• Move one of the OC-48 trunk cards to a different physical slot on the 15454 chassis.

Figure 1 – Lab Setup with an Initial Four-node BLSR Ring

15454_blsr_01.gif

You can create Synchronous Optical Network (SONET) Data Communications Channel (SDCC) terminations on the East and West ports. The fiber of the East port must plug into the fiber of the West port on an adjacent node. Similarly, the fiber of the West port must plug into the fiber of an East port on an adjacent node.

If you configure the East to West connections incorrectly (for example, if you configure East to East or West to West), no error message is displayed. However, traffic fails if the fiber breaks. Traffic fails because the nodes on either side of the fiber break are unable to switch the traffic that rides the bidirectional working paths on STSs 1-24 back onto the protect paths on STSs 25-48.

In order to avoid errors, use a system to assign BLSR ports. You can make the East port the furthest physical slot to the right in the 15454, and the West port the farthest physical slot to the left. For example, in Figure 1, slot 12 is the East port and slot 6 is the West port.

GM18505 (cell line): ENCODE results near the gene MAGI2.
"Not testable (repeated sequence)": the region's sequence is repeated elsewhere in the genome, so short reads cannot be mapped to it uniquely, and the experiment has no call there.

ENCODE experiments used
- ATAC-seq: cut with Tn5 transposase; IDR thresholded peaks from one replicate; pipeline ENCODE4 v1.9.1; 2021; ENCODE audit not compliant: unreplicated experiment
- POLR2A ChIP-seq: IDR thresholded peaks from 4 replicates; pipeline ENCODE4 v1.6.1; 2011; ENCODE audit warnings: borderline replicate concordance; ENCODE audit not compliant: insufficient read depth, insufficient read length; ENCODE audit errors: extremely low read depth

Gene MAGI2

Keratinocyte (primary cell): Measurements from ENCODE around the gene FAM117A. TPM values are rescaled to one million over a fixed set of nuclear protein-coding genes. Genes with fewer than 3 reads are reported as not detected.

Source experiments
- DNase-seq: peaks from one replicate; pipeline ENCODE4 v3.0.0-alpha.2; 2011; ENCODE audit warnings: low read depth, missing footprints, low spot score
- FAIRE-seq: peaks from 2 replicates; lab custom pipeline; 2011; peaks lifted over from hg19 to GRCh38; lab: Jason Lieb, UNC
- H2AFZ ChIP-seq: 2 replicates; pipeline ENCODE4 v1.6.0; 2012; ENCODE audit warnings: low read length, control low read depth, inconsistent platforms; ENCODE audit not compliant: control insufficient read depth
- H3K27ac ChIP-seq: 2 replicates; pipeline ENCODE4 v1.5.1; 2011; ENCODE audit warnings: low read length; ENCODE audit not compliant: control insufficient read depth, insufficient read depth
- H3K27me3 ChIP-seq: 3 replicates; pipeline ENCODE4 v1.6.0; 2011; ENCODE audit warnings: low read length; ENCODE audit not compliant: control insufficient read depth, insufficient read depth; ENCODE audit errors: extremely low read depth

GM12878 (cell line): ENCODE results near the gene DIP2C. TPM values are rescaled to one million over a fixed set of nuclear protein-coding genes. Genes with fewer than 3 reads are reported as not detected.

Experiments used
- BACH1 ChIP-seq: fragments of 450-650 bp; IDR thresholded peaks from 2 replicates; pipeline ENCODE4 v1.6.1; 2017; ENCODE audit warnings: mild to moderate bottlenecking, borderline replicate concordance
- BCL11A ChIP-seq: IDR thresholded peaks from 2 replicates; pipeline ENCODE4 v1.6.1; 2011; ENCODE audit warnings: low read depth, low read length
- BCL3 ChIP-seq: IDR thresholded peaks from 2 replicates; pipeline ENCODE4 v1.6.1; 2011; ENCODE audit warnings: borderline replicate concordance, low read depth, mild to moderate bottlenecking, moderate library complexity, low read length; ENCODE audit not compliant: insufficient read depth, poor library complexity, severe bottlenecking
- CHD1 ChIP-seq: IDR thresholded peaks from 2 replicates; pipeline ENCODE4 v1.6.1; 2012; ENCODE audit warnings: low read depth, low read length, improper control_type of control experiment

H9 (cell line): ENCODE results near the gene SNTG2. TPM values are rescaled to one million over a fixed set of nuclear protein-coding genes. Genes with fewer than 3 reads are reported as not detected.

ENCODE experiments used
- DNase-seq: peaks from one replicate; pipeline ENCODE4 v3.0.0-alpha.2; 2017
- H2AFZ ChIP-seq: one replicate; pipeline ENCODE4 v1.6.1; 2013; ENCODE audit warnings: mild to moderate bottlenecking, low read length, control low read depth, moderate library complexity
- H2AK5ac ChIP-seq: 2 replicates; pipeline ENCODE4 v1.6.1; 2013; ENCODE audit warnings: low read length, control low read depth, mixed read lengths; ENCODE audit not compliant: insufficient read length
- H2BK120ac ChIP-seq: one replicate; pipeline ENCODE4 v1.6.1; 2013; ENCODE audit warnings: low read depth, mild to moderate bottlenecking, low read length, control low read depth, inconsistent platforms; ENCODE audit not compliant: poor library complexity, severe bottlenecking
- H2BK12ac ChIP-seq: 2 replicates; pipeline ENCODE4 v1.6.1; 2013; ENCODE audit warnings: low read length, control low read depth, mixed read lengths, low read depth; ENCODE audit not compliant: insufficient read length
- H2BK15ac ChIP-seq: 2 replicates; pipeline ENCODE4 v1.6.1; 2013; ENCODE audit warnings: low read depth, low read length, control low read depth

The SONET K1, K2, and K3 bytes carry the information that governs BLSR protection switches. Each BLSR node monitors the K bytes to determine when to switch the SONET signal to an alternate physical path. The K bytes communicate failure conditions and actions taken between nodes in the ring.

Working and Protect Paths

BLSR rings allocate half of the available fiber bandwidth for protection. STSs 1-24 are allocated to traffic on the working spans on both fiber paths. STSs 25-48 are allocated to traffic on protection spans on both fiber paths. Working and protection bandwidths must be equal. You can only provision OC-12, OC-48 and OC-192 BLSRs.

On a normal BLSR ring without a fiber break, STSs 1-24 are used for working traffic on both fiber spans 1 and 2 that travel in opposite directions (see Figure 2):

Figure 2 – Normal BLSR Ring Without a Fiber Break

15454_blsr_02.gif

The K1 and K2 bytes in the line overhead section of the SONET frame indicate the state of the ring, as this table shows:

Path Overhead
Section Overhead A1 Framing A2 Framing A3 Framing J1 Trace
B1 BIP-8 E1 Orderwire E1 User B3 BIP-8
D1 Data Com D2 Data Com D3 Data Com C2 Signal Label
Line Overhead H1 Pointer H2 Pointer H3 Pointer Action G1 Path Status
B2 BIP-8 K1 K2 F2 User Channel